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California's New Stars

A Handful of Small Producers Are Creating Some of the Golden State's Greatest, and Most Elusive, Wines
Bruce Schoenfeld
From the Print Edition:
Ernest Hemingway, Jul/Aug 99

Not far from Southern California's Ventura Freeway, hard by the rusting remnants of uncountable cars and trucks (and miles from the nearest vineyard), restaurateur Manfred Krankl creates some of the best wine in America. Working with his wife, Elaine, in a rented warehouse beside a junkyard, he produces cuvées of Rhone varietals from purchased grapes, labels them with names of German Expressionist painters or obscure African nations, and masterfully blends them into finished wines for his Sine Qua Non winery. He releases them in double-weight bottles with Gothic lettering, portentous names and hand-etched labels.

If you've been a fan of Krankl's wines since he debuted with his Queen of Spades Syrah in 1994, you're most likely related to him, and you're surely on his mailing list. That will enable you to buy this year's releases--the blend of Rousanne and Chardonnay that he has anointed Omadhaun and Poltroon, and the Syrah-based Against The Wall--for the bargain price of $36. If you stumble upon the right retail outlet, you can purchase some for about $50. Otherwise, you'll have to scour restaurant wine lists or page through auction catalogues to pay market value, which is $75 and up. Then you'll drink the wine, and you'll understand that whatever you paid was worth it.

Sine Qua Non is actually one of the most accessible of California's current generation of superstar wineries. If you search hard enough, you might find its releases, though you'll never track down the featureless warehouse and its tiny, hand-lettered sign without written directions.

Locating some of the state's other preeminent wines can be just as elusive. A wine pilgrim can tour California from north to south and back again and see no sign of Screaming Eagle, Araujo Estate or Harlan Estate, nor a single bottle of the wines they make. Undoubtedly, there are members of, say, the Screaming Eagle cult who have read about the wine in Wine Spectator, argued about the price in Internet chat rooms, left plaintive messages on the answering machine at proprietor Jean Phillips's real estate office (she's a broker by day), yet have no idea what a bottle looks like, let alone how it tastes. This upper echelon of California wineries is hidden and virtually anonymous.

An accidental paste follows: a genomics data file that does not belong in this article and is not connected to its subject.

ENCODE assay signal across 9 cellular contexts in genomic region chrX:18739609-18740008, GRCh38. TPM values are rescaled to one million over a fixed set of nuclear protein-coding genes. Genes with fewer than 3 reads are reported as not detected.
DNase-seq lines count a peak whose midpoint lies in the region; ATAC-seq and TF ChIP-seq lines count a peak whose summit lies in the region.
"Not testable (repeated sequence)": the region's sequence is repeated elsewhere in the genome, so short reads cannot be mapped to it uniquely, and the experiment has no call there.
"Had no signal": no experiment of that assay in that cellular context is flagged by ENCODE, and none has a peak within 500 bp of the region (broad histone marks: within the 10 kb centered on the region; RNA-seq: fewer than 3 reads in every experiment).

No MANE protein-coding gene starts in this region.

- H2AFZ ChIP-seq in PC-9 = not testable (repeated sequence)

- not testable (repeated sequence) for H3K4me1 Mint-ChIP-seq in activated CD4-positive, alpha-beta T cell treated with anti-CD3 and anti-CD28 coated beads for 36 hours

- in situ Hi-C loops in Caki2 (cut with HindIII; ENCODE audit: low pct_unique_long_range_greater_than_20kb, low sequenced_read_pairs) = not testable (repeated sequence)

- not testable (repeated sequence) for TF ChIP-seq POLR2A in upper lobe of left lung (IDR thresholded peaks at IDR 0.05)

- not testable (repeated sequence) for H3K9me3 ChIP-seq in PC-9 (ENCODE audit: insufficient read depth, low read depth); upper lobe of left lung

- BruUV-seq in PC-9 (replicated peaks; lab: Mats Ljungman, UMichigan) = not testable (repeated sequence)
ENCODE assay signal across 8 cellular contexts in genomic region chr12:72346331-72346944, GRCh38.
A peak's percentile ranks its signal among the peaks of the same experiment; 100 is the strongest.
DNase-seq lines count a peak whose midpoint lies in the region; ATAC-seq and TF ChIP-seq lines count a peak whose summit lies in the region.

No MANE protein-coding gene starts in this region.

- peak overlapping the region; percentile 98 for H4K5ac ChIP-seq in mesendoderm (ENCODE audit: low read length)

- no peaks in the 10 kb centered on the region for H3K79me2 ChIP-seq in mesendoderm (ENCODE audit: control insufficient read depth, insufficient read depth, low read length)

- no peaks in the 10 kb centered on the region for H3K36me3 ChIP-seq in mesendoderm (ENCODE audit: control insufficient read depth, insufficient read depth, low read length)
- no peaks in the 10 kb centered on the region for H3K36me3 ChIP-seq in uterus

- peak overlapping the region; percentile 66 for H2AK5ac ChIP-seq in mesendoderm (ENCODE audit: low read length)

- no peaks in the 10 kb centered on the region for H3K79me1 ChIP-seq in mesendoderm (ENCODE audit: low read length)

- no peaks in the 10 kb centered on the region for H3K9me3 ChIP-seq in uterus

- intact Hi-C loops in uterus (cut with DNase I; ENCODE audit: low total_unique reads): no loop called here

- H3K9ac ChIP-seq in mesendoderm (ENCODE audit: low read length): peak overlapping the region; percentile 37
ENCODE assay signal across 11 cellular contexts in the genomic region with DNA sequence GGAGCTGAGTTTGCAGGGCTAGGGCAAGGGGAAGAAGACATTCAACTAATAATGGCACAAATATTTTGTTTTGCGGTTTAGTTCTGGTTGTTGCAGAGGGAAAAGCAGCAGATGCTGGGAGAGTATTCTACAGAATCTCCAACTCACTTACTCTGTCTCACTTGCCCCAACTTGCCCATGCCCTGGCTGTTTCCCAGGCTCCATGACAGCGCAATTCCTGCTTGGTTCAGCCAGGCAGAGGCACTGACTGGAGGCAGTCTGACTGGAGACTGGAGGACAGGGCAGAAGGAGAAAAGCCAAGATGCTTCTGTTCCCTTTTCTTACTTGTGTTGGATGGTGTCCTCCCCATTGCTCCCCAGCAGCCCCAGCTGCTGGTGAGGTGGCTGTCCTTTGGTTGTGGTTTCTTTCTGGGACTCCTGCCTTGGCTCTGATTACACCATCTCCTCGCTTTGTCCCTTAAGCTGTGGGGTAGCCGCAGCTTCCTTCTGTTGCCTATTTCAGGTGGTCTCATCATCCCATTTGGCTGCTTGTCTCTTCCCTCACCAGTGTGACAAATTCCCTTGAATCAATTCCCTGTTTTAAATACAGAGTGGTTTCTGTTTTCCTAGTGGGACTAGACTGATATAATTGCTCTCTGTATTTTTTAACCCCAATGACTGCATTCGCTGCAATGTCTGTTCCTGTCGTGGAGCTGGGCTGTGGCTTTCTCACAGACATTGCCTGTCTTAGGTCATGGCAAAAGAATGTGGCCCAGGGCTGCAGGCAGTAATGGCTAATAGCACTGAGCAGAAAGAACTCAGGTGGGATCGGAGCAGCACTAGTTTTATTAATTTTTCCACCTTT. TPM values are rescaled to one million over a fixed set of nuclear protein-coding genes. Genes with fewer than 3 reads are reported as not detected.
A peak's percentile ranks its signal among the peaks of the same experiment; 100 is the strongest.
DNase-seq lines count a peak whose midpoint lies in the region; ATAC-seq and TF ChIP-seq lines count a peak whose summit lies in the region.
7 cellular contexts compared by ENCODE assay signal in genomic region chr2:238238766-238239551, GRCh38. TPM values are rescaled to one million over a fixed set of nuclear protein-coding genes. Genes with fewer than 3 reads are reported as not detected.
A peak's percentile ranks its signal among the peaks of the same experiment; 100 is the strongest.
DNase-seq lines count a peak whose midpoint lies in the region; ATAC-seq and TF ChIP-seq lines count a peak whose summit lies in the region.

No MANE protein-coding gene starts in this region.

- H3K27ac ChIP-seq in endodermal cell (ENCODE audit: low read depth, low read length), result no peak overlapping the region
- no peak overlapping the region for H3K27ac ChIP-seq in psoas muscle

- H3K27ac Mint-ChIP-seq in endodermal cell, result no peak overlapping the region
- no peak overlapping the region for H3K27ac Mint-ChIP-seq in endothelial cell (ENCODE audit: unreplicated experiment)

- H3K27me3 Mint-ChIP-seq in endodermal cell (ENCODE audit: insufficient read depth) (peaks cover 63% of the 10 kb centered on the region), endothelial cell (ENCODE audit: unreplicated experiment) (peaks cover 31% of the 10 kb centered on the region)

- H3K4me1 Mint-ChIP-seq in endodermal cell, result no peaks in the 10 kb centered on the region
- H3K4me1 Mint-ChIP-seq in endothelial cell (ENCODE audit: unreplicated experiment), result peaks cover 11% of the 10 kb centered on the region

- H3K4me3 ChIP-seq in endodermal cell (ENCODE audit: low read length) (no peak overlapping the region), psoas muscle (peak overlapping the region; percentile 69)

A few hundred miles up the Pacific Coast from Krankl, Phillips lives alone in a Napa Valley house, surrounded by orange Formica in the kitchen that she hasn't had the money or time to renovate, and gazes at the grapevines that produce Screaming Eagle. Up Silverado Trail, Bart Araujo, a former home builder and a wine neophyte when the decade began, presides over production at Napa's storied

Eisele Vineyard. Across the valley, on a hillside above Oakville, businessman Bill Harlan's shimmering vision of the finest Bordeaux-style wine in America is coming into focus behind an electric gate, inside a half-constructed winery that resembles a Tuscan ruin.

These are not, be assured, California properties on the order of Caymus or Beringer, though those, too, are occasionally capable of producing transcendent wines. There are no tasting rooms at this rarified level of California wine making, no T-shirts, no stops on the Napa Wine Train. The wines themselves are available only at auctions, in select restaurants in California and beyond, off mailing lists that have long since been closed out, and occasionally--very occasionally--at retail outlets, often for $100 or more. And it doesn't cost that for long. By the time a bottle reaches auction houses or restaurant wine lists, it can be priced at four, five or 10 times retail price.

What these new elite wineries have in common is that their wines have become commodities, to be hoarded and traded like pork bellies. The other similarity is that their wines are invariably very, very good.

The idea of even a $50 bottle from California once seemed unthinkable to Americans, who have always been reverse chauvinists when it comes to wine. Today, perhaps a dozen properties release wines priced at or about $100, with Diamond Creek's Lake Vineyard Cabernet Sauvignon ($240 on release) leading the way. It's getting so that a wine with a price tag that would have been considered high only a few years ago now has trouble getting taken seriously.

"One winery raises its price from $40 to $80, and all of a sudden a Spottswoode, for example, is forced to raise its price or it looks like they're selling crud," says Krankl, who has tried to hold the line for those fortunate enough to buy directly from Elaine at Sine Qua Non. Since $40 wines are now $80, $20 wines have increased to $40, and so on down the line. Many of the discriminating consumers' favorite bargain bottles are no longer bargains.


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